Try getting a math professor to admit that he doesn't actually have an intuitive understanding for any of the stuff he teaches. I believe the vast majority probably don't have any such understanding but they are understandably scared to admit it.

Mathematicians are famous for embracing the fact that they have no intuition. For example, here's a famous quote from Geoff Hinton:

To deal with hyper-planes in a 14-dimensional space, visualize a 3-D space and say 'fourteen' to yourself very loudly. Everyone does it.

And here's a famous quote from G.H.Hardy:

In mathematics, you never understand things; you just get used to them.

The idea behind both of these quips is that there is no intuitive way to visualize these weird mathematical objects. The main reason people struggle with math (in my experience) is that they assume there must be an intuition. There's not. Math is weird. And all mathematicians feel that way about math.


>Mathematicians are famous for embracing the fact that they have no intuition.

That's just plainly false. Mathematics is all about intuition.

That's how we all know that Riemann hypothesis is true, regardless of whether there's a proof of it. Or that Fermat's Last Theorem holds.

That's how we still do math, even though we never really had a solid system of axioms for it -- and Godel showed that, in some sense, it's not even possible.

That's how even famous theorems were proven after many attempts, with people accepting proofs with errors in them.

That's how Calculus was invented before the notions of the limit, derivative, and integral -- the most fundamental ones! -- were solidly written down. Newton and Leibniz built up the math upon heresy, and everyone took it, because it felt right.

What you are writing about is surprise that mathematics still gives to practicing mathematicians.

And your first quote is a trick on how to extend one's intuition, not abandon it!


We know that FLT is true because Andrew Wiles has proven it. We don't know that RH is true. We have strong reasons to believe it is true since we have discovered directly a large number of roots on Re(z) = 1/2 and none anywhere else. I do believe intuition exists in the process of doing mathematics, but I don't think either of these are good examples.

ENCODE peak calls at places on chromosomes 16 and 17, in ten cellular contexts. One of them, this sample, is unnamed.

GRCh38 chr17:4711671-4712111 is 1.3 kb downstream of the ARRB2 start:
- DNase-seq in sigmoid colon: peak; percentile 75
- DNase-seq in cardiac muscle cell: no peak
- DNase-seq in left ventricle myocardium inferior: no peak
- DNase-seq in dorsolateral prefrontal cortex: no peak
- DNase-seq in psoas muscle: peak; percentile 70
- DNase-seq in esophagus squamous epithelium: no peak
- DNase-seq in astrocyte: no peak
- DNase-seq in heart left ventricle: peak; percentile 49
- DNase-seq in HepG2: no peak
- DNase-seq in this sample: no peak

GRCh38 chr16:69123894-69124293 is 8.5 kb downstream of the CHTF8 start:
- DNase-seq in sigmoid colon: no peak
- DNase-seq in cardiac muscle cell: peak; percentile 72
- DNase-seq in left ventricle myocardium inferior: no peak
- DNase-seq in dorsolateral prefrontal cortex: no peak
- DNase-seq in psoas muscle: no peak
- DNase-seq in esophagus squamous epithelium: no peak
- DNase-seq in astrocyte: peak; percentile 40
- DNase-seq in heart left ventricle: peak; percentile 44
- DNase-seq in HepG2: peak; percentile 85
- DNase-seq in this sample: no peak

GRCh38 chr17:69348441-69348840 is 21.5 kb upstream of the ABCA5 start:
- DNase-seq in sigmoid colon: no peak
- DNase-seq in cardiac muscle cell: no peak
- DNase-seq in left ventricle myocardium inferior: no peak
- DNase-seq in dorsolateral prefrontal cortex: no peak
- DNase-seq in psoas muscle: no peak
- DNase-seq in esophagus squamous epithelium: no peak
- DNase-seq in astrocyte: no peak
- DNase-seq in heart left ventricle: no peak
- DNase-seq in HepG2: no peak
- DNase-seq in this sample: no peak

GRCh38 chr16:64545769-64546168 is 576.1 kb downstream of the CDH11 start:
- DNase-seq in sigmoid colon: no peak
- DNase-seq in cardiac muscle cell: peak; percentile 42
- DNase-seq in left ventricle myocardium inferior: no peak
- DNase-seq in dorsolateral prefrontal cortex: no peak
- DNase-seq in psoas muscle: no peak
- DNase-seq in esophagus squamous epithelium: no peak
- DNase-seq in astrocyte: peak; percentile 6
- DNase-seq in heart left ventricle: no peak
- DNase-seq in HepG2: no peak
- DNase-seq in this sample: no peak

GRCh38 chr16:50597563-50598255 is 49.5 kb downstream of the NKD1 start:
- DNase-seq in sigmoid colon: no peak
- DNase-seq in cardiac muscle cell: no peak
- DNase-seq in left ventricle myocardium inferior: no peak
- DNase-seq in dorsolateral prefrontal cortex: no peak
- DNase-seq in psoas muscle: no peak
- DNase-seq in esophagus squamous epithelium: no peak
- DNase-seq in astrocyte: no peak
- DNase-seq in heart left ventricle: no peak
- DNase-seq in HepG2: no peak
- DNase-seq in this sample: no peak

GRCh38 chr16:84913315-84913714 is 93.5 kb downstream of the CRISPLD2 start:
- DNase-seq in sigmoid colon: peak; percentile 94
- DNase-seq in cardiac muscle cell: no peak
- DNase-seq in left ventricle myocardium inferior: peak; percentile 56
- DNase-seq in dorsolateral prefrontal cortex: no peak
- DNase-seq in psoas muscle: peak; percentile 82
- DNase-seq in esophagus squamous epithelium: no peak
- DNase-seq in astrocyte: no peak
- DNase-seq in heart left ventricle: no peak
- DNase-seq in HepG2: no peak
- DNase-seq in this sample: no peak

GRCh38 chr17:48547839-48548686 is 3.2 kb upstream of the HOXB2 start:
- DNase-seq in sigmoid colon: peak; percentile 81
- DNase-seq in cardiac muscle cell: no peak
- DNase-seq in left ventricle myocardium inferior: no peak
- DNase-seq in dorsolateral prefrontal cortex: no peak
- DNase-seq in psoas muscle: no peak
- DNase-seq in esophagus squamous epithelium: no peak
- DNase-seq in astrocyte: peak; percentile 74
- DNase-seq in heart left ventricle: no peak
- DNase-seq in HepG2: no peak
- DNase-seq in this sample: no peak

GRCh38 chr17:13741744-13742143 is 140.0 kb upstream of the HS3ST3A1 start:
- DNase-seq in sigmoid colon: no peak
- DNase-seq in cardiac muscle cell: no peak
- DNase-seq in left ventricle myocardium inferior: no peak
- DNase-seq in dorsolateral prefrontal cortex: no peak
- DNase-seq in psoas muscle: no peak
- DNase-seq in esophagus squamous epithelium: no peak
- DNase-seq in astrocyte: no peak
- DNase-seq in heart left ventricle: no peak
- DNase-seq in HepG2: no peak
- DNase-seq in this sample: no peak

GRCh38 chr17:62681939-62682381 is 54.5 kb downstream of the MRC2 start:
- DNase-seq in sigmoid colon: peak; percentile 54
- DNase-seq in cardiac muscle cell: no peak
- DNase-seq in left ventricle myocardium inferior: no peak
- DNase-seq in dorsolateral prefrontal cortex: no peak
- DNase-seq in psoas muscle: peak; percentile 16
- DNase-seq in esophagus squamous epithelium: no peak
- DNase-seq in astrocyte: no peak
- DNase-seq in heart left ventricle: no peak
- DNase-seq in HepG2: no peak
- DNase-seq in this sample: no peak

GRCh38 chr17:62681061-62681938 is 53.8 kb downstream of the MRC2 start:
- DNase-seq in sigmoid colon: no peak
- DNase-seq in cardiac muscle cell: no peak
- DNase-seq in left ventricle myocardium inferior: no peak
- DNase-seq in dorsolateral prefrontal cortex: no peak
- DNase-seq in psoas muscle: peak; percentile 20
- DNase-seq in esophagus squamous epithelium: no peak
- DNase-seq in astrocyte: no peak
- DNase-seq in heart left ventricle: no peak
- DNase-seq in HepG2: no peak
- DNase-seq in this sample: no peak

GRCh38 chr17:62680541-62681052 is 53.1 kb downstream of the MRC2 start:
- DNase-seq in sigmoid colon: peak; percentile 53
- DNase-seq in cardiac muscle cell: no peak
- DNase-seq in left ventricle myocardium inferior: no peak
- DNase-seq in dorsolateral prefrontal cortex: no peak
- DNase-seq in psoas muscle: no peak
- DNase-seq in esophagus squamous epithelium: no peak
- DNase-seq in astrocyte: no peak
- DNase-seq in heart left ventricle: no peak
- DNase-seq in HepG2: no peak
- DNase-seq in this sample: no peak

How about in the process of reading a proof? Each single step is validated by the intuition of the reader.


I have to disagree. The lesson I have drawn from studying mathematics is that intuition cannot be trusted and that even obvious things must be proven. Or you must admit they cannot and convert those things to axioms.

Russell's Paradox [0] is a good example of intuition going wrong in the field of set theory. As I recall Zermelo-Frankel (ZFC) set theory eliminated the known paradoxes of naive set theory but it took decades to complete. There are formally undecidable propositions in ZFC but that's different (to me at least) from incorporating outright contradictions.


> And your first quote is a trick on how to extend one's intuition, not abandon it!

Can you elaborate on this? Do you mean that the point is 'to free up your intuition, abandon your hope of truly visualising this stuff, and make do with a hybrid of simplified visualisation and abstract thought'?


In a way, yes.

But also: it is surprising how well building up the intuition in 3 dimensions works for N dimensions. You can build up a very working, visual intuition for Linear Algebra just by doing everything in 3D, for example. There's a textbook that takes this approach: "Practical Linear Algebra".

But, of course, this comes with a caveat: it works until it doesn't. The volume of a unit sphere increases for dimensions 1-5, then starts to go down[1]. There exists an exotic R^4: a manifold that is homeomorphic, but not diffeomorphic to R^4[2]. And so on.

But for a lot of (intro) differential geometry and topology, (e.g. concepts like covering spaces), I haven't found many examples where intuition based on 3 dimensions breaks.